5. A glorious and gorgeous review. I so loved the ending. You plucked some nostalgic heartstrings with this one!

  6. jtd

    Thanks for the review, Christos. You capture both the original and the revision perfectly. I’ve been thinking about AE and planning to bring it out for Spring use. It’s more ‘Rite of Spring’ in its weight and drama than simple Spring innocence, but I Always crave it in Spring.

    • “Rite of Spring” is I believe the perfect musical analogy for Aromatics Elixir edp! An exemplary coexistence of spirituality and carnality, in a very natural context. To my nose however the perfume’s tonalities are much closer to the colours and humidity of Autumn

  7. Have you ever acknowledged the artistic value of a perfume and at the same time can’t bear smelling it on your skin? Well this is how I feel about AE. I rarely can avoid spraying it even on a paper strip (especially when the bottle is unattended from the -most of the times- annoying Clinique stuff) but I always end up with the same verdict. This is magnificently TOO MUCH for my nose. Blame it on the heavy top citrus-floral accord or most likely to the oakmoss part that is pumped up to the max, but this scent is confusing. Edgy for a feminine today (I d wanted it creamier, velvety or just more subtle), slightly better on a man, needs time to settle but still hard to pin down (maybe lightly sprayed or diluted). I haven’t yet smelled Perf.Reserve. I need to.

    • How Clinique decided to use this composition as their first perfume is still beyond me. Wearing it can be difficult but catching whiffs of it here and there is so beautiful. You have to try the Perfumer’s Reserve!

  8. I bought a bottle at the original $45 price and had since swapped away perhaps 10mLs. I still have not garnered the courage to try it for fear that I may not be able to scrub it off if I happen to dislike it with a passion!

    • No nead to be afraid 🙂
      Just spray a little (ONE spray will go a long way) and live the experience. It is amazing how mainstream perfumes used to smell back in the 70’s

  9. “If you are looking for freshness, sportiness, lightness, look the other way.” 😉

    Excellent review, Christos–thanks.

    I so covet this bottle! I have the regular and the frosted glass version with the embossed flowers, but this black model… swoon!

    • The bottle is breathtaking and up close is even better than in photos. The old fashioned dab top is beautiful. But the perfume is also very different. It is very difficult for me to wear the eau de parfum in public but this is so streamlined and easy to wear that it made sense for me to own it,

  10. I love Aromatics Elixir too. I first discovered a .5 oz bottle in my mother’s jewelry box when I was about 13. She’d gotten it free from a friend who worked for Clinique. I loved it: thought it was sultry and adult.

    13 years later I still think the same. I can articulate the notes now (hay, rose, lots of animalic notes, dryness). I wouldn’t have recognized the chamomile if you hadn’t mentioned it. Aromatics Elixir is one of the most distinctive perfumes I can think of.

    • All Bernard Chant’s creations share the same distinctiveness to the point that I feel I have to own them all to fully unlock the mystery of this timeless accord. It is really interesting that his feminine creations, Alliage, Aromatics Elixir, today feel much more appropriate for men than they used to be. Maybe it is the maturity they exude that has been extinct from most recent feminine releases.

  11. This one sounds interesting. I might have to grab a sample from somewhere.I’m a fan of galbanum, jasmine, and patchouli. However I don’t like aldehydes that much. To me they have a soapy, raw dryer sheet scent/quality to them that is weird. This is the reason I dislike Chanel No5 edt. However, Im learning how to appreciate aldehydes more and more. Great review Christos! Do they still sell this at the Clinique counters or has it been discontinued?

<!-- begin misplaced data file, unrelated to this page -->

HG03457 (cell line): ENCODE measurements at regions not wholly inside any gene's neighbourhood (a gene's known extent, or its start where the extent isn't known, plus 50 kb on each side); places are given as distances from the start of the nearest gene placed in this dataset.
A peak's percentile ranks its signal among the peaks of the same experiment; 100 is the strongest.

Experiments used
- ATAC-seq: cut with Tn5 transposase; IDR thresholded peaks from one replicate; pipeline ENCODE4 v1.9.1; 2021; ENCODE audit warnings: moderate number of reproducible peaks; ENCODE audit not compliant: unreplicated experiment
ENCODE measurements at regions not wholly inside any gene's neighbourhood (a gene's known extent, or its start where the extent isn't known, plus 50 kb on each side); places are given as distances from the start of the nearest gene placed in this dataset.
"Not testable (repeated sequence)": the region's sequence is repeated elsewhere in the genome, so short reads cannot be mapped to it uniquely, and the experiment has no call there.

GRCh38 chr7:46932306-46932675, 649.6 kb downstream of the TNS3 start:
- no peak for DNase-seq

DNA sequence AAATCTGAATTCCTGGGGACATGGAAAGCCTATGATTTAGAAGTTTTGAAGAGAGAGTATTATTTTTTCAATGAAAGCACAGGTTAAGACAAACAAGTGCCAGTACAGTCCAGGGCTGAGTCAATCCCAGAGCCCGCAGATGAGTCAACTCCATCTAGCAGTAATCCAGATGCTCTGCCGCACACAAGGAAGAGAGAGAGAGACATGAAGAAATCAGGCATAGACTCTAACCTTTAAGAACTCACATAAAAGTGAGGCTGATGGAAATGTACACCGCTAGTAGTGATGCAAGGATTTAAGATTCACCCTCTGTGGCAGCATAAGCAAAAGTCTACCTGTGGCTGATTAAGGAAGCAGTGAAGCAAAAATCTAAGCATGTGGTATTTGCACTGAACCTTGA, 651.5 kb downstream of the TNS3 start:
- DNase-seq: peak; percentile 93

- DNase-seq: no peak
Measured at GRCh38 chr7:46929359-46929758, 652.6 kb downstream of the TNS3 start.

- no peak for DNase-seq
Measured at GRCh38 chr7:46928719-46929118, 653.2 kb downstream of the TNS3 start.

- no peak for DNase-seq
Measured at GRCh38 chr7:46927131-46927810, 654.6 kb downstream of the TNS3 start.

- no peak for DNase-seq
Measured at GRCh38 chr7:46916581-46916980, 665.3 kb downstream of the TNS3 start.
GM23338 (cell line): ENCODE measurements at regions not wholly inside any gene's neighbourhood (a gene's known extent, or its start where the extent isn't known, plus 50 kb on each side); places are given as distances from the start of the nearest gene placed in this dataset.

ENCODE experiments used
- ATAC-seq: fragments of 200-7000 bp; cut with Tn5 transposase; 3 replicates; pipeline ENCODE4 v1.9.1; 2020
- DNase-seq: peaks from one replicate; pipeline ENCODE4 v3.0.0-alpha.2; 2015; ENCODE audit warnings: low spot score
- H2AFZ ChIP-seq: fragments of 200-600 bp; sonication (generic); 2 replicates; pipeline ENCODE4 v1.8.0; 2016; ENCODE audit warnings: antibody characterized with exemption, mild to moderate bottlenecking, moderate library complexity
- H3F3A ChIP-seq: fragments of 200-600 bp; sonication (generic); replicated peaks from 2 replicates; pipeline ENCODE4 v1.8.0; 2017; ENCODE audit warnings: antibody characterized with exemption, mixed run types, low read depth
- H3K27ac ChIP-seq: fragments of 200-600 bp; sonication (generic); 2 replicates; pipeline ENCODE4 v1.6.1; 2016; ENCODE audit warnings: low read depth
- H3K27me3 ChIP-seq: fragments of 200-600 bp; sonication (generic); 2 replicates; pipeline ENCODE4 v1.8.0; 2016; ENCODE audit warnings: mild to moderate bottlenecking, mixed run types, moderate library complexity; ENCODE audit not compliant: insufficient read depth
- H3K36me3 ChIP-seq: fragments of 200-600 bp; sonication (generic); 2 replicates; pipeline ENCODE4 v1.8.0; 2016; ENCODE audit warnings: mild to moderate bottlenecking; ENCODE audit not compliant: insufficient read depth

12. Deborah Lane McGuire

    Your description is so compelling that I have to try. Beautiful.

  13. They’re all out in Montreal. I checked. If you find it, buy it!

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  15. Julie

    Thank you for this tribute to my own “signature” fragrance! I received a sample in a bonus kit about 30 years ago, and knew instantly I had found “my” scent. When it works for you, it works for life! It is embedded in my wardrobe after all these years, and once, several years ago, my young son helped find one of my lost scarves by taking a small sniff of it and recognizing it as mine. So yes, *I* am now that aunt who wear Elixir…but subtly and carefully, I like to think…

    • Julie, I wish I had the balls to wear Aromatics Elixir in its original glory but I am haunted by the how forceful its feminine character is. I have found my sexual identity compromise in the personality of Aromatics Elixir Perfumer’s Reserve which is subtler but equally beautiful. I still have a miniature of the original and wear it from time to time when I know that I will not be making people (and me) nervous

  16. Lexi J

    What a lovely review and discussion of a scent that, on certain people, is the most indescribably beautiful smell EVER!!! My problem has always been that there is the “perfect” amount, and the “perfect”distance from which, to spray so that you can achieve that glorious amalgam of notes- and sometimes I can achieve that and other times I spend an entire day with burning nasal cavities and a throbbing headache, hiding away from other people so that I don’t overwhelm them, too!! AE could possibly become one of my HG scents, if I could only get it to smell the same way on me more than once!! Although I guess you could look at it this way, too- the perfumer most certainly had to work hard in creating this scent, so I guess it’s only fair that we might have to work a bit in order to wear it well! 🙂
    P.S.- I just love the name of your blog, so evocative!

    • Thank you for reading and commenting Lexi. I can relate to your troubles with the AE sprayer. I have tried to master the art of AE application but instead I have managed to suffocate people wearing Aramis 900 Herbal Cologne, which is nothing more than a more floral, more metallic attempt at a masculine version.. The fact that Clinique continues to produce and evolve this scent is so reassuring.